In case you’re curious about the gift, you will find it at the end of this post. Not to brag or anything, but whoever wins it is going to really dig it.
Most music students are pretty clueless when it comes to freelancing.
Trust me, I know because I was one of them not so long ago.
Today I want to help you get past some of the mental blocks and cut through some misconceptions so that you can start using your time more wisely and getting more work.
I was recently invited to speak at the Philadelphia International Music Festival about freelancing for young musicians and while I was preparing/giving my talk, something hit me that I had never really considered.
Most people don’t realize that, just like learning an instrument or to sing, freelancing is a skill that anyone can learn and get better at.
Are some people naturally better at it than others?
But here’s the thing that most people don’t realize: You can get really good at freelancing if you approach it as learning a skill.
Think about when you first begin learning anything…it’s hard.
Like, really hard.
Can you imagine going into your first violin lesson and your teacher putting Brahms’ Violin Concerto on the stand?
You’d have no clue what you were looking at, get frustrated, and probably give up immediately.
But the problem is is that a lot of people tend to look at freelancing in a similar way.
We tend to think we need to have a website, professional headshots, business cards, social media pages, YouTube and all kinds of other junk that just gets in the way.
Too many people operate under the assumption that having these things will magically help them get more gigs and that’s just not true.
If nobody knows you exist, they’re not going to be looking for you.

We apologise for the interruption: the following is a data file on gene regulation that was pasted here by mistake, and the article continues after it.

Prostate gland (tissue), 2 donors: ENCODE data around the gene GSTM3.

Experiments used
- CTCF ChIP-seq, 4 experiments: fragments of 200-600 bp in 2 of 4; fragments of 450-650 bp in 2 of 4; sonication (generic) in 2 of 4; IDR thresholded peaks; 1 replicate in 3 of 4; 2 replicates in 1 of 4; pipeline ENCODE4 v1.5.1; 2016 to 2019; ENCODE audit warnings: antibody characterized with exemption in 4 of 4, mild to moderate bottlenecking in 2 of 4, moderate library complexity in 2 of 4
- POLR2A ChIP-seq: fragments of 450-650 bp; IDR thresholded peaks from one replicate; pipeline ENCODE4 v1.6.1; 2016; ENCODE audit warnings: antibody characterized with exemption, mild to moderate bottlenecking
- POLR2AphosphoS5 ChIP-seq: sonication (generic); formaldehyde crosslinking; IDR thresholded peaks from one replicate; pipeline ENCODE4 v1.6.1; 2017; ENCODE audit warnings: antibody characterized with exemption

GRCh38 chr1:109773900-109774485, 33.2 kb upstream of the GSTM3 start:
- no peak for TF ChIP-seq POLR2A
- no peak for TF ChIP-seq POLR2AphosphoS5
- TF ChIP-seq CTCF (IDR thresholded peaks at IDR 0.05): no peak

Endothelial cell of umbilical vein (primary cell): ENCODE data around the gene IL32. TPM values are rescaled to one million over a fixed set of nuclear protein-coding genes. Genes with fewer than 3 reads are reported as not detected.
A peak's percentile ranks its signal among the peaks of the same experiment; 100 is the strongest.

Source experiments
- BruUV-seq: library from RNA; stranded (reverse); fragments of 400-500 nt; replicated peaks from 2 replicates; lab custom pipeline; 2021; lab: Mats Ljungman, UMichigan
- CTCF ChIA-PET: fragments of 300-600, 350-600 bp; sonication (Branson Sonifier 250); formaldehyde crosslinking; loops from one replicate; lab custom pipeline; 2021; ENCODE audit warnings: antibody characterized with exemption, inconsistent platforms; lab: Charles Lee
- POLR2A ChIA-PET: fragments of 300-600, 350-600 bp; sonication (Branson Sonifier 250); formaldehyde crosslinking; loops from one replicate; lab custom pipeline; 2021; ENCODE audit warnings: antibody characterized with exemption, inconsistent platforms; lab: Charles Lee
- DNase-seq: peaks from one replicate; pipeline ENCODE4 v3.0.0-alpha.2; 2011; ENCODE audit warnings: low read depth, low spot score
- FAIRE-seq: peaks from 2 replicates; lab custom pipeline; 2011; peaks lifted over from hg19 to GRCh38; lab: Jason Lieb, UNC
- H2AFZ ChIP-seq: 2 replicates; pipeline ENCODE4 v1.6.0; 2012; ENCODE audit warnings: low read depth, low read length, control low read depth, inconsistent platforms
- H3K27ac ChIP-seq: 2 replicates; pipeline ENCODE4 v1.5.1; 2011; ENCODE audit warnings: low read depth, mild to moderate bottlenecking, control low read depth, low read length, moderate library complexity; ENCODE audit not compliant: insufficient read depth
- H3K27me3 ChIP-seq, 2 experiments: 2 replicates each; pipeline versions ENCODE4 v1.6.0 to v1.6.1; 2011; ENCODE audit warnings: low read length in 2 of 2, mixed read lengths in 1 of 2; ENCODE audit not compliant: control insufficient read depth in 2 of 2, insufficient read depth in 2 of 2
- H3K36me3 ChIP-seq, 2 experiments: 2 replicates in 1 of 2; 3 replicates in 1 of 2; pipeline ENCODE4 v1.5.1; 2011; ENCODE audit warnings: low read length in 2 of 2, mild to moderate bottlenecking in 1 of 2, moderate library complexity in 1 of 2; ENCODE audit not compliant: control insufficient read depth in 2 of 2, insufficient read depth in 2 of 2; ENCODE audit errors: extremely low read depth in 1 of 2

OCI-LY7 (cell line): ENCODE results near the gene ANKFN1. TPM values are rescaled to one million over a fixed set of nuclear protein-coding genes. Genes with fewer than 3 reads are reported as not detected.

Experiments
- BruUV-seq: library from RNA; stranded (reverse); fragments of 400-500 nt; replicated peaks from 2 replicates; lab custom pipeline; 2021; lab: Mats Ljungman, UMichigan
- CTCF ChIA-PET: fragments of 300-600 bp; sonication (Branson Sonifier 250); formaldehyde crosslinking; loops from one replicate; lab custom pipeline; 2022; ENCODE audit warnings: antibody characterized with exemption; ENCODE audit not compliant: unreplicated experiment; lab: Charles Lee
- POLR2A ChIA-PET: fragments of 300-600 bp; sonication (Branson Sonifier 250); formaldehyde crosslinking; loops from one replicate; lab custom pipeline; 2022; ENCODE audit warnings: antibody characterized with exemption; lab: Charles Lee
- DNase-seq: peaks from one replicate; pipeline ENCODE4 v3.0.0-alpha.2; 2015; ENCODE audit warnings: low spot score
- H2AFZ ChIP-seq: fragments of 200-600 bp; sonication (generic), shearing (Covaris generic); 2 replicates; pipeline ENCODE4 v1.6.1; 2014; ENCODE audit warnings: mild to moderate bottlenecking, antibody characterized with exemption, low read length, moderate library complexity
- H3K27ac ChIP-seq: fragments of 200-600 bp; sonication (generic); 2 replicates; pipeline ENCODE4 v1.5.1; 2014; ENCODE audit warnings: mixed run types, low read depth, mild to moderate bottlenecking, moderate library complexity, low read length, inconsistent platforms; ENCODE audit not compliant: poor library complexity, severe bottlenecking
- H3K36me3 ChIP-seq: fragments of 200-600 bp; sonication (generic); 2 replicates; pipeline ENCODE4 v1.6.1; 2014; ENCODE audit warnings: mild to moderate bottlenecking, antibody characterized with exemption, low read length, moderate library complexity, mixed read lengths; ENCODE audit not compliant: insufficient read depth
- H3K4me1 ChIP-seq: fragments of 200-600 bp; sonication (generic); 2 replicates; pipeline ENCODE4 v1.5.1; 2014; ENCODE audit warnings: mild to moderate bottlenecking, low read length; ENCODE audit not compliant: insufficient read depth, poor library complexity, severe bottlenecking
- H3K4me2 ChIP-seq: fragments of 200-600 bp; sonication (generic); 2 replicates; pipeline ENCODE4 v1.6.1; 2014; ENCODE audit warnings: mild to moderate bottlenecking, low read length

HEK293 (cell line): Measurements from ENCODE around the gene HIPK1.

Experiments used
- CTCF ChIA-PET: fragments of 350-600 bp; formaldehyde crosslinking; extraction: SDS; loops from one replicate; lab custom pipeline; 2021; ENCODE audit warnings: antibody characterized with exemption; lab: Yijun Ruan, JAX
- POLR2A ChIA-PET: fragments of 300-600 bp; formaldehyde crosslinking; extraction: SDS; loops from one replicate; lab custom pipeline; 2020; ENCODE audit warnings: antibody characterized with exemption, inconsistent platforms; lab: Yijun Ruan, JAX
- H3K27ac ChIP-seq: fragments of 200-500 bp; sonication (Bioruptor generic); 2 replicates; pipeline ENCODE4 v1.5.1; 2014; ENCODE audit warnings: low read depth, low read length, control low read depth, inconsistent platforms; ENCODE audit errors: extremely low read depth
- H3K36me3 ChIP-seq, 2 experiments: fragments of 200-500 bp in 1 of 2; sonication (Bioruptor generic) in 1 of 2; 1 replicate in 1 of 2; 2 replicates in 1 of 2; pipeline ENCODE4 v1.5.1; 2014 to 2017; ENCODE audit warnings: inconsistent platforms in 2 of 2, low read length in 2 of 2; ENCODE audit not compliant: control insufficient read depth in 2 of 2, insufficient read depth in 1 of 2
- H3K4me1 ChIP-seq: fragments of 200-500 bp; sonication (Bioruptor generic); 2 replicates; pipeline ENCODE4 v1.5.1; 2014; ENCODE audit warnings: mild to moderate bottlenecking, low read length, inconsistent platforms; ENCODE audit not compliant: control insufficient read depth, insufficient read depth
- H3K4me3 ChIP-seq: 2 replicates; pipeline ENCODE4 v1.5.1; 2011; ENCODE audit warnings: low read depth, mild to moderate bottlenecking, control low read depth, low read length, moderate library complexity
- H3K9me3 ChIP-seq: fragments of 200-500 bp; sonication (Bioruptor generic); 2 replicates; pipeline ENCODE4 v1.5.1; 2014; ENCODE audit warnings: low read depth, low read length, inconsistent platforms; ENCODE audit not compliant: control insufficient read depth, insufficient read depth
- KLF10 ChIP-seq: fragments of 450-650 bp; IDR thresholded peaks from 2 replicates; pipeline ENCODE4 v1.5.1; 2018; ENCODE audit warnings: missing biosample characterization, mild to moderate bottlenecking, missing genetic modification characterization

The reality is that most of us don’t know anything about websites or social media and that they will just distract from what actually gets results.
When learning something new, the secret to making progress is to remove as many barriers as possible.
OK, what does that mean?
When I say “barriers”, I mean anything that will make you spend time on decisions that don’t actually yield results.
Think about it…
How many times have you gotten so tied up in the tiny details of something (that nobody else would ever notice) that you eventually get stressed or overwhelmed that you just gave up?
If you’ve built a website, social media channels, or anything else like that, you probably know exactly what I’m talking about.
“What should go in my bio…?”
“I don’t have any good pictures….”
“I need to have recordings…”
“Which colors and fonts should I use for this website…?”
This is what psychologists call “decision fatigue” and it’s why President Obama wears the same suit almost everyday. (Thanks Ramit Sethi for sharing this article!)
If you can avoid this pitfall, you’re going to be lightyears ahead of other freelancers that are wasting time on things that don’t matter when starting out.
Whether it’s your practice time, freelancing career, or anything else, once you prioritize your time and energy on what’s going to actually get you results, you can really start making progress.
For anyone wondering where they will get the most out of their time when free getting started freelancing, read this.
Now I have a gift for one of you.
I want to try something new.
Instead of writing about what to do, I want to actually show you.
So here’s what I need you to do:
Send me an email at firstname.lastname@example.org and tell me your name, your instrument, where you live, and I’m going to pick one lucky person that I will show exactly what to do to get their freelancing career started.
Yes, you read that right, I’m basically going to try and get one of you hired for a gig.
You and I will get on a Skype call/Google Hangout and I’m going to go step-by-step through the process and record it so you can all watch exactly how I do it.
This will be the exact process that I’ve used to build a freelance business on the side using my skills to almost double my monthly income from my “day job” over the last few years.
Again, all you have to do is send me an email and one of you lucky folks will get a one-on-one crash course in freelancing (and you might even get a gig!).
I can’t wait to hear from you.